Who knew that mean people could be such great teachers? Sometimes big life lessons come from unlikely places.
Source: Creative Commons/Pixabay
When I was in college over 30 years ago, I would ride my bike up the long hill to work at the Claremont Hotel in Berkeley, California. My job, which was a means to supplement my college student income, was to serve food and drinks at poolside during the summer. The guests at this grand early 19th-century hotel were typically affluent and, in some cases, entitled. On my first day of training, I listened carefully to the instruction to stay kind; to be generously accommodating with hotel guests and club members. For me, such instructions created an opportunity to unintentionally conduct my own personal experiment on the power of kindness.
Each day, receiving bitter or sweet requests from guests, I remained pleasant, accommodating, and kind. No matter what they said or did, I continued to treat them respectfully, to smile, and genuinely try to address their concerns. While I was certainly motived by tips to do this, in time I also began to be curious. Within a couple of weeks, I started to notice a pattern. If I stayed genuinely kind in my response to guests who demanded immediate responsiveness to their urgent concern about the food or service, eventually they would soften their disposition. It was emotional jiu-jitsu. Each time, I would step out of the way and not become entangled in the guests’ bad mood or state of agitation.
By mid-summer, I witnessed one guest after another compelled to abandon his or her meanness and surrender to the consistent kindness I inhabited. This approach of being generously kind never failed to shift the guest’s disposition. On many days, as I coasted my bike homeward at sunset, the full view of San Francisco before me, I felt a deep sense of gratitude for all the people who crossed my path that day – the good, the bad, and the temperamental.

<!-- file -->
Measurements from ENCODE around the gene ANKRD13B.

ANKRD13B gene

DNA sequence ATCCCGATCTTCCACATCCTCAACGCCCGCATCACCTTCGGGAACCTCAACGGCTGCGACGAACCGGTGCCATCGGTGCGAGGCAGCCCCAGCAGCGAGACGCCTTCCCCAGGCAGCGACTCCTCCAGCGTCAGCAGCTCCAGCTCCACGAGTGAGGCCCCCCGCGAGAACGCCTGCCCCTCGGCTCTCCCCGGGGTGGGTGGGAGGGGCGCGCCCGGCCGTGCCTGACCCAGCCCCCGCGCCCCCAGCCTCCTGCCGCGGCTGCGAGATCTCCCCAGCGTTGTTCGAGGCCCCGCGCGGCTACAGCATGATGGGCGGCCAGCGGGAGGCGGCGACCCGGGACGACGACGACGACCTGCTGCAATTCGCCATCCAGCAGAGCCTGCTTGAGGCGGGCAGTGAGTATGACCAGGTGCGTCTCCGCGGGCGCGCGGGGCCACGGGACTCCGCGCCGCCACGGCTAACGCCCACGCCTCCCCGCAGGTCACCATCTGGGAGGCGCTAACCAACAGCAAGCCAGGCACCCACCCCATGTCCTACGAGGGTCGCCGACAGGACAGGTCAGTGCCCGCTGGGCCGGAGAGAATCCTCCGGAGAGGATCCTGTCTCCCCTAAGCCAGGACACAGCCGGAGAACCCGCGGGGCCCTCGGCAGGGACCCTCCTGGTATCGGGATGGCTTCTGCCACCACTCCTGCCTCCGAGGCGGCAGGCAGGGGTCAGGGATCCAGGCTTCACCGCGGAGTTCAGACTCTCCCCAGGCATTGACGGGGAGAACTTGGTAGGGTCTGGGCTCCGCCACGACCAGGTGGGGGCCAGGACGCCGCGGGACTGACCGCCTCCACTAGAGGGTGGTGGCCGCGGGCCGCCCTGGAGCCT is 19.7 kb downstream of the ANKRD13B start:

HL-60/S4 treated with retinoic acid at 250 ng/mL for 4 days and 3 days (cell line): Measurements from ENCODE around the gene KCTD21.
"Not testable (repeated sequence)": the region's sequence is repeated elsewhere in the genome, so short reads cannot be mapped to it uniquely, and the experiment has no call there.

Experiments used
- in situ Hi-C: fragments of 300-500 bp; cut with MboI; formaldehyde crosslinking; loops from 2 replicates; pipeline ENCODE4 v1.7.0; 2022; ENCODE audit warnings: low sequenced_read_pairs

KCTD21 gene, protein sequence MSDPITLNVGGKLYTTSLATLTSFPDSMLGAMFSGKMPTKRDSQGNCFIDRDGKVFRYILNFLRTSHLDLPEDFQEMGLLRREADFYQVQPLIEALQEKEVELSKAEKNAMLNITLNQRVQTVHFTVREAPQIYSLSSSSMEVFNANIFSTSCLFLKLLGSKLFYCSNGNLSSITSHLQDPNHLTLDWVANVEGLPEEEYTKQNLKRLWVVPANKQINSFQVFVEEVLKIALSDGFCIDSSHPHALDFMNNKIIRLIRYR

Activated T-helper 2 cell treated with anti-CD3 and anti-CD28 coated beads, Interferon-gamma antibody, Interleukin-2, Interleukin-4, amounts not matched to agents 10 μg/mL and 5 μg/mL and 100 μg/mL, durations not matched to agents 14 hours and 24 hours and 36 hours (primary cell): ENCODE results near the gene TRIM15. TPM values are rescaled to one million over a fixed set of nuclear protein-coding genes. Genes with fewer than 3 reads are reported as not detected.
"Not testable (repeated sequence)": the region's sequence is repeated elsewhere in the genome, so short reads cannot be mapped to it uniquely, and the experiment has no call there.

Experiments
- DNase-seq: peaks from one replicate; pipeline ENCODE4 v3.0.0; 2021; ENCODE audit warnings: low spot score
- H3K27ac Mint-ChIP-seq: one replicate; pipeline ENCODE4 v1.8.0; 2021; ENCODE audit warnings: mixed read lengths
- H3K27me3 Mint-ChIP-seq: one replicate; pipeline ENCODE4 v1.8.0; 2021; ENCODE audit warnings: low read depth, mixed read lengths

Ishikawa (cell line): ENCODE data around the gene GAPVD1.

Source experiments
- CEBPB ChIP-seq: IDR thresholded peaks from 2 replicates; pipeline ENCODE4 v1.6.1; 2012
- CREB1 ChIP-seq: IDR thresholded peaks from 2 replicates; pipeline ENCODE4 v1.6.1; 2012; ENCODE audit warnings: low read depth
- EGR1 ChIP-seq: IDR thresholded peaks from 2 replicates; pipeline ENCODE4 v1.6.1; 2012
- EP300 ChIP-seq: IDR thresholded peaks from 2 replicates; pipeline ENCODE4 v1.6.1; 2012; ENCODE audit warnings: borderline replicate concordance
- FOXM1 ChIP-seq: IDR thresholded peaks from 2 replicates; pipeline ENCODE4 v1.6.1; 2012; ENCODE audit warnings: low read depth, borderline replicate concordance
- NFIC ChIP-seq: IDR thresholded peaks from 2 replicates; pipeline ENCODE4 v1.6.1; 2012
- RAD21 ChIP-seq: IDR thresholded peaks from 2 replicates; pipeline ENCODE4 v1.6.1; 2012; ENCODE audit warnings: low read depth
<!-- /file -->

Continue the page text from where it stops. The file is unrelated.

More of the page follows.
Eventually, I reflected on my own behavior. This is what I noticed.
Three key features to make kindness powerful
1. Make your kindness genuine. To authentically feel compassion is important. Faking kindness is not the same thing as sincerely exhibiting kindness toward other people. And most people notice the difference.
2. Be persistent in your acts of kindness. No matter what a person says, accuses you of, or demands, rise above it. Claim your power to be kind and don’t let such people rob you of that power. Recognize as well that if a person’s behavior is abusive, the kind thing for you to do is leave, to prevent him or her from indulging in behaviors that will later cause that person regret and anguish
3. Design personal daily practices that allow you to do 1 & 2. Daily practices include running, prayer, meditation, yoga, laughing, journaling, intimacy, or whatever helps you to feel grounded and centered in who you are.
The magic of kindness: Signaling you are friend, not foe
I’ll admit that my experiment with kindness is an anecdotal story, without empirical evidence. However, research findings suggest that kindness can be a powerful force in de-escalating another person’s mean and angry behavior. Research from the field of evolutionary and physiological psychology provides strong evidence that we have fight or flight tendencies in response to perceptions of threat (Jansen et al, 1995). Further, there is evidence that these tendencies relax in the context of feeling safety in our social environment. Genuine kindness, defined as an act or quality of action that conveys respect for the dignity of another person, signals to others that we do not seek to harm them (Estrada, Eroy-Reveles, & Matsui, in press). Rather, kindness signals that we are actually a friend and helper. Consistent kindness cues that affirm another’s personhood are powerful forces for changing that person’s perception you are an enemy. Instead, such cues activate the norms of friendship, including acting cooperatively and kindly.
Source: David Corby/Wikimedia
Conduct your own experiment and let me know how it goes!
I can assure you that commitment to consistent kindness can be a powerful life lesson. In fact, it has permeated my work since that summer at the Claremont Hotel. Even now, when I feel the need to fight back, I take a deep breath and assert my power to stay in the kindness zone. With this energy, I lead community and scholarly projects with very diverse (and sometimes demanding) collaborators and employees. Admittedly, I am not always able to exhibit the amount of kindness I want to, but when I do, a better outcome always results.
I encourage you to take the next week and try an experiment in leading with kindness. Let me know how it goes for you.